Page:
Dried Lobster Mushrooms
Inventory, lb : 0
Dried Lobster mushrooms have layers of flavor thanks to living off of multiple host mushrooms during their life span. The drying process captures those flavor qualities and preserves them. Lobster mushrooms are one of the most favored dried mushrooms as they reconstitute well and create an abundance of rich and fruity flavors. Their coloring is deepened, creating colors of coral, cinnamon and rust. Their flesh is granular and brittle when dried.
Dried Lobster mushrooms are typically available year-round.
The Lobster mushroom is a parasitic hybrid of the fluorescent red-orange fungal parasite, Hypomyces lactifluorum, and the brittle white mushroom, Russula brevipes. Caution should be observed when selecting Lobster mushrooms as their host mushroom may be a poisonous species.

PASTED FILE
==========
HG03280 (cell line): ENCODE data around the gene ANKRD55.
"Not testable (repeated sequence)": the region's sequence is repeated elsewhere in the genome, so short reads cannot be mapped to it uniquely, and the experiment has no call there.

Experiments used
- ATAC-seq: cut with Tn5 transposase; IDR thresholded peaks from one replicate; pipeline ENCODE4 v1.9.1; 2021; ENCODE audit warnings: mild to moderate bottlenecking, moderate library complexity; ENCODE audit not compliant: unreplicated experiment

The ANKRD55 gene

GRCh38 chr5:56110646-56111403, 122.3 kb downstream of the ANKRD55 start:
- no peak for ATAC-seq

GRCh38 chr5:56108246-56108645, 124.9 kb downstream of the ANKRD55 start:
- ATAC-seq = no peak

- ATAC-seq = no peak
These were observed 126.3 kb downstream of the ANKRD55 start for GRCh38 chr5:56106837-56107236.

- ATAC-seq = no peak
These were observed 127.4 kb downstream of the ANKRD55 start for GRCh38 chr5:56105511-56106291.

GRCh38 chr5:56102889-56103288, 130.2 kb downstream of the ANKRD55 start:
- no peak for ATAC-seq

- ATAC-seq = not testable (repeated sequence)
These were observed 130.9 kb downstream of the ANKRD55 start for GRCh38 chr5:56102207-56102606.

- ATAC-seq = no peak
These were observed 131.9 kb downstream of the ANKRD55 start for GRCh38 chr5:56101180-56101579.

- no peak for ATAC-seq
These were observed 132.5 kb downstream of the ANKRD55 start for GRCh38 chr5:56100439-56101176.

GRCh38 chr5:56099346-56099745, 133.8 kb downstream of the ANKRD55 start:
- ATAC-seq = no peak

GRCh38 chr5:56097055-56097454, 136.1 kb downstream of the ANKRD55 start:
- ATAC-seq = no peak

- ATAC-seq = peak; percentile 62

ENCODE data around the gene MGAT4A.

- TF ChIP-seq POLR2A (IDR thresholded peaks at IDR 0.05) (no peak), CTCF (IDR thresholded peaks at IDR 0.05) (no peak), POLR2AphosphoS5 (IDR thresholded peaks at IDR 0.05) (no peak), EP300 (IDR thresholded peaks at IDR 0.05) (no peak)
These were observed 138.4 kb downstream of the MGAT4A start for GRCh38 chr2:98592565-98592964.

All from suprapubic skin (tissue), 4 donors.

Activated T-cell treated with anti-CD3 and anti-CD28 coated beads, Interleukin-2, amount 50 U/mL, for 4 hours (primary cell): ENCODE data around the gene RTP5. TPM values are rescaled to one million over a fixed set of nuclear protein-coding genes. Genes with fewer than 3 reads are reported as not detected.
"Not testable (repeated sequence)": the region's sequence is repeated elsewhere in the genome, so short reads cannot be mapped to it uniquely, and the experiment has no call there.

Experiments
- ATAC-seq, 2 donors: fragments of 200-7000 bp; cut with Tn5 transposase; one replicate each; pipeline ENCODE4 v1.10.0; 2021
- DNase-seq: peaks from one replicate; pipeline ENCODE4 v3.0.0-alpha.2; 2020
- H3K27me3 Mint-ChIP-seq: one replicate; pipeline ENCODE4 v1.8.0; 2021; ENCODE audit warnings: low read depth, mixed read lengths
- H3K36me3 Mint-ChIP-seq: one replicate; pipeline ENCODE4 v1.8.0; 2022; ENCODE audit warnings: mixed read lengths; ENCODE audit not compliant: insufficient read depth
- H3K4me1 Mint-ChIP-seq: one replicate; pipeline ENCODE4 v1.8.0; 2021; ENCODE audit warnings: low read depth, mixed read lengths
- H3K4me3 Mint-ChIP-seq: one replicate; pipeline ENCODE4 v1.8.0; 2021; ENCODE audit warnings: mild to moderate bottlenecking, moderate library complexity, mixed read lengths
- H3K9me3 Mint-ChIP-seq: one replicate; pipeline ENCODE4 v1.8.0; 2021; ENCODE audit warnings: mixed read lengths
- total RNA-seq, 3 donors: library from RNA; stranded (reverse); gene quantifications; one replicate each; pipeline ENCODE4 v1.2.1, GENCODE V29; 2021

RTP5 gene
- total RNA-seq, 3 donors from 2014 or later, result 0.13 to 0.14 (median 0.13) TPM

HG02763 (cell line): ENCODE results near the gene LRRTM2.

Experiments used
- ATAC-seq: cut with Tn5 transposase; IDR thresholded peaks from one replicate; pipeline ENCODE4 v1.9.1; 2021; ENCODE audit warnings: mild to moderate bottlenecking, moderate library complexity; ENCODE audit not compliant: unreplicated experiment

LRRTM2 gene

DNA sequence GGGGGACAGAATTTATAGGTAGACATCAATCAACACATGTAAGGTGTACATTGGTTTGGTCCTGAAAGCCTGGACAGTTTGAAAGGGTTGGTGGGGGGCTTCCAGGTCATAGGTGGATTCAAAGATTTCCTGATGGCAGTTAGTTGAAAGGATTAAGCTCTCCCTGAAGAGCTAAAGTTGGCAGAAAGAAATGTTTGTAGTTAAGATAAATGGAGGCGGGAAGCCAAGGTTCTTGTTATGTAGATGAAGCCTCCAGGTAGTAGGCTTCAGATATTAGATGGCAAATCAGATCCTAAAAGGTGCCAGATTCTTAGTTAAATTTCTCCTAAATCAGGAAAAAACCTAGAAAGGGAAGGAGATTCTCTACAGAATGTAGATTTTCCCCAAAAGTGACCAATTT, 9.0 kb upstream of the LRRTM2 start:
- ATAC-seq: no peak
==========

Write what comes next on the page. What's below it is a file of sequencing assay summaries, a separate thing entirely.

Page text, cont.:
Dried Lobster mushrooms may be reconstituted in hot water or stock. Add to soups, stews and terrines as their texture stands up to longer cooking times; they may be added to stuffing or baked pasta dishes as well as simple broth soups and cream sauces. Store dried mushrooms in an airtight container until ready to use.
The Lobster mushroom feeds off of other living organisms in its environment and is dependent on them for nutrition. In fact, the Lobster mushroom is know as a mushroom-eating mushroom within its growing process because it actually eats other mushrooms, deriving its nutrients from them and essentially killing the other mushrooms. Lobster mushrooms can be found growing in woods feeding primarily on its parent plants, white lactarius and russula mushrooms. Their growing region is North America, specifically the Pacific Northwest and Canada.
Recipes that include Dried Lobster Mushrooms. One is easiest, three is harder.
|The Good Cook||Lobster Mushroom Stuffing|
|Fat Free Vegan Kitchen||Tofu with Lobster Mushrooms in Ginger Broth|